We are particularly seeking approaches which identify and fill knowledge and practice gaps currently limiting progress in AMR surveillance and epidemiology. We will consider a wide variety of approaches, as outlined below, provided a case can be made for how the approach will facilitate and support the generation of evidence that will improve our ability to document and track the burden of AMR, and use the resulting data to inform policy making, prioritization, and action.

Proposals must i) have a testable hypothesis, ii) include an associated plan for how the idea will be tested or validated, and iii) yield interpretable and unambiguous data in Phase I in order to be considered for Phase II funding. Proposals and associated outputs must be directly relevant to developing countries.

A few examples of work that would be considered for funding:

  • Innovative technology and surveillance platforms capable of accelerating the generation of robust evidence to document and track the burden of AMR. Specifically, we seek approaches that can provide detailed information about the extent (incidence, prevalence), distribution (across geographies, specific populations, and settings), and diversity (across pathogens and populations) of resistance.
  • Methods to improve surveillance capacity and reporting of AMR beyond enhanced routine surveillance and targeted surveys (e.g. the application of genomics and machine learning).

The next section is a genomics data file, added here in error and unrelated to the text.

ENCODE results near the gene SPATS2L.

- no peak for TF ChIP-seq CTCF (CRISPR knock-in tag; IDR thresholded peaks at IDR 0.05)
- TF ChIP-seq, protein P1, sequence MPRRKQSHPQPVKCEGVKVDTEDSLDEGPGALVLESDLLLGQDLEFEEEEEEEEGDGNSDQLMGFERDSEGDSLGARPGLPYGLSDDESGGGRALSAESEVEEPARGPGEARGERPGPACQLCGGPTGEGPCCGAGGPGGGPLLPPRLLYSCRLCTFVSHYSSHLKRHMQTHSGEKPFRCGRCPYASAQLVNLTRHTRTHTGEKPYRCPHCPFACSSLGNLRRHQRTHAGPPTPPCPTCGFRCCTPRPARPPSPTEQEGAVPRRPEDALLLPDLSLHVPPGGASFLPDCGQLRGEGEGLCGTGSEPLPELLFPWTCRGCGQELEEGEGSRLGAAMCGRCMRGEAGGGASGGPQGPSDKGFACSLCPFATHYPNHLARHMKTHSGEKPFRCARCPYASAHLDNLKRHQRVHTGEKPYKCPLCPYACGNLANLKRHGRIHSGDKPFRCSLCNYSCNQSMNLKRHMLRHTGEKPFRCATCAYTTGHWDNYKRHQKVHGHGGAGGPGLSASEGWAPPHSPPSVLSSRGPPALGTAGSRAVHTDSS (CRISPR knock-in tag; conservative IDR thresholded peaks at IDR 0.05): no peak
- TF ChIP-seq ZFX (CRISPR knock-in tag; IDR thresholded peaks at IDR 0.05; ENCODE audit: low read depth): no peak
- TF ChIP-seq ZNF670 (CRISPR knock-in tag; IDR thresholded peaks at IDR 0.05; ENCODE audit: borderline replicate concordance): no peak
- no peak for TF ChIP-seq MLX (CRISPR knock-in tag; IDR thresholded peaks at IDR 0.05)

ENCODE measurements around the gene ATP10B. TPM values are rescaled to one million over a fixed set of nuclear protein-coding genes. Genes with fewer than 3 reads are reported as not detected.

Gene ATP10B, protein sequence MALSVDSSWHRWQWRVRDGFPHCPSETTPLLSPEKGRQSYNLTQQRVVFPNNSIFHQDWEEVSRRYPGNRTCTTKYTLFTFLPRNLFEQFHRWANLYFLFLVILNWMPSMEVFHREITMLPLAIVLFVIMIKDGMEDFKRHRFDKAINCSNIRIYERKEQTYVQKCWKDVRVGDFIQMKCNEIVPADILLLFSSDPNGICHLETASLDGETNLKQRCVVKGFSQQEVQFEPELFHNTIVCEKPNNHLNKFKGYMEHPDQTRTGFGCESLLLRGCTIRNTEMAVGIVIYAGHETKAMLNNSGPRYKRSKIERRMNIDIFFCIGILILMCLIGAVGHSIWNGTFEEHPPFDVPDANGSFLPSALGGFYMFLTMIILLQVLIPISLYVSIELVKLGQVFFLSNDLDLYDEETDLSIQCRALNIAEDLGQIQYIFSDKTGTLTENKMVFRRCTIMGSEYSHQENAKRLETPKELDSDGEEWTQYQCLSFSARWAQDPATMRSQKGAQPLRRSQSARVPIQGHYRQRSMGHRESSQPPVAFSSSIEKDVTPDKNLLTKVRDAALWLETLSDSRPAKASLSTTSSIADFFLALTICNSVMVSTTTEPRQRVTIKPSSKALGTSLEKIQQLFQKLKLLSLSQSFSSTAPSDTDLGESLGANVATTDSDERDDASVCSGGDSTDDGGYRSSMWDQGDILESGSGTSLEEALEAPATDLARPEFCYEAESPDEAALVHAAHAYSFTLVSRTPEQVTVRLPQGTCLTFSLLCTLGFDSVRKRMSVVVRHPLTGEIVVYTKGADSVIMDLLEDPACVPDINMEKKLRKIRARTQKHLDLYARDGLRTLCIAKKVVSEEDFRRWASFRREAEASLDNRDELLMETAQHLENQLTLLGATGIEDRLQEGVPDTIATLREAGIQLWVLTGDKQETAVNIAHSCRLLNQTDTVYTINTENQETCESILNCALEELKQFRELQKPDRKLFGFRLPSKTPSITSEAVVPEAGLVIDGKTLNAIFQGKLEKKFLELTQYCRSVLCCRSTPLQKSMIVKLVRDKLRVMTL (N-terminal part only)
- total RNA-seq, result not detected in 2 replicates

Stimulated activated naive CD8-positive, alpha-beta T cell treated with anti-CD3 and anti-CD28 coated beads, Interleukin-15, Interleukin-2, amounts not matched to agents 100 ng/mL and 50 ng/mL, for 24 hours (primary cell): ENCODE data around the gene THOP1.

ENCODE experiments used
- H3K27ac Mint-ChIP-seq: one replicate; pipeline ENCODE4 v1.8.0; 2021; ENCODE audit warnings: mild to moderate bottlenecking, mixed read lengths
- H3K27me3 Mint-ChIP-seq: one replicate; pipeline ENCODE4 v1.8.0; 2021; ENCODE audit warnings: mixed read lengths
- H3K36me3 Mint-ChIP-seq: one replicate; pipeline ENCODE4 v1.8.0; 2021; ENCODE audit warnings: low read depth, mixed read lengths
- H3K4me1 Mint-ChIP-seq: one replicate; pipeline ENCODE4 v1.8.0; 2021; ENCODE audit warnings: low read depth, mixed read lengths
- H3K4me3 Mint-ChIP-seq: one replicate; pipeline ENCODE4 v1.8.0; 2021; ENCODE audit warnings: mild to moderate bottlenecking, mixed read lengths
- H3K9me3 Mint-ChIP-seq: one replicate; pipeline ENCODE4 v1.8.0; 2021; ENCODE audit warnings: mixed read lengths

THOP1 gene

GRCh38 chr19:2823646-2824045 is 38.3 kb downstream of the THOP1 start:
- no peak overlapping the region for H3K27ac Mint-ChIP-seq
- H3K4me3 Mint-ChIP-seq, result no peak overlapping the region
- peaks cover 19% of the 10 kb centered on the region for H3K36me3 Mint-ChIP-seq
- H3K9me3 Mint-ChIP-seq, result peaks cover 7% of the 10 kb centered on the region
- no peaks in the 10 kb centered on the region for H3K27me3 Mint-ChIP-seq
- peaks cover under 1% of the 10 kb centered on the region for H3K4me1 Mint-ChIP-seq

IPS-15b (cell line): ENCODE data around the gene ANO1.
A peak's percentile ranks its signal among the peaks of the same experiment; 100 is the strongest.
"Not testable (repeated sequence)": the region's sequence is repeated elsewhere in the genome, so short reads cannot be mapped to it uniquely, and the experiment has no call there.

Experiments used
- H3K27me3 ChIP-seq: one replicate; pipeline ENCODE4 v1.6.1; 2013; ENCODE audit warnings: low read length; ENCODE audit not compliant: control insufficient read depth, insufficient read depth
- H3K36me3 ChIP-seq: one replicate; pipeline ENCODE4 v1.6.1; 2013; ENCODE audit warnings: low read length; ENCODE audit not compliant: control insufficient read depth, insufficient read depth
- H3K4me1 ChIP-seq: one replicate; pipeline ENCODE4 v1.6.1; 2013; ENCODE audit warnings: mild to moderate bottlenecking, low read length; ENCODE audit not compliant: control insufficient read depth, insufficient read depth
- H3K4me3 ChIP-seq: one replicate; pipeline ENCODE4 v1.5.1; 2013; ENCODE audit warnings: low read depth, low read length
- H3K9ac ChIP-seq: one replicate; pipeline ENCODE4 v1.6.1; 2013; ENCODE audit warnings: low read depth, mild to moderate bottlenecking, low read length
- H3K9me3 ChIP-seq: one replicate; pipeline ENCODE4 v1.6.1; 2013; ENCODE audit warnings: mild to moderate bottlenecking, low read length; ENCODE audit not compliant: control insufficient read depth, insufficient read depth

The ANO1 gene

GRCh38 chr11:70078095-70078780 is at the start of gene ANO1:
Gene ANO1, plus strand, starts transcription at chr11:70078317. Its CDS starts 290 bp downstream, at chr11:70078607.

• New approaches to analytic and/or epidemiologic modeling which accurately capture and quantify the contribution of AMR to global burden of disease, and the impact of resistant infections on health outcomes and costs.
  • New metrics and analytic approaches (e.g. composite indexes) to describe and define the burden of AMR.
  • Integrated approaches to understanding and describing the association between resistance patterns, anti-microbial use, access, and health and economic burden.

We will not consider funding for:

  • Proposals without a clear application to surveillance or facilitating the development of new evidence describing the global burden of AMR.
  • Applications proposing basic research not focused on in-scope work.
  • Ideas not directly relevant to developing countries.
  • Proposals focused on developing new targets, therapeutics, or interventions to treat or control resistant infections.
  • Genomic and other laboratory-based approaches that lack a clear application to AMR surveillance and/or epidemiology .
  • Proposals involving clinical trials in human volunteers or patients (note: use of existing datasets or other outputs from clinical trials may be considered, so long as the proposed approach is feasible within the time and financial envelopes provided).
  • Ideas that provide only incremental improvements to conventional solutions (e.g. small improvements in surveillance, improving access to existing tools or technologies).

Great ideas come from everywhere.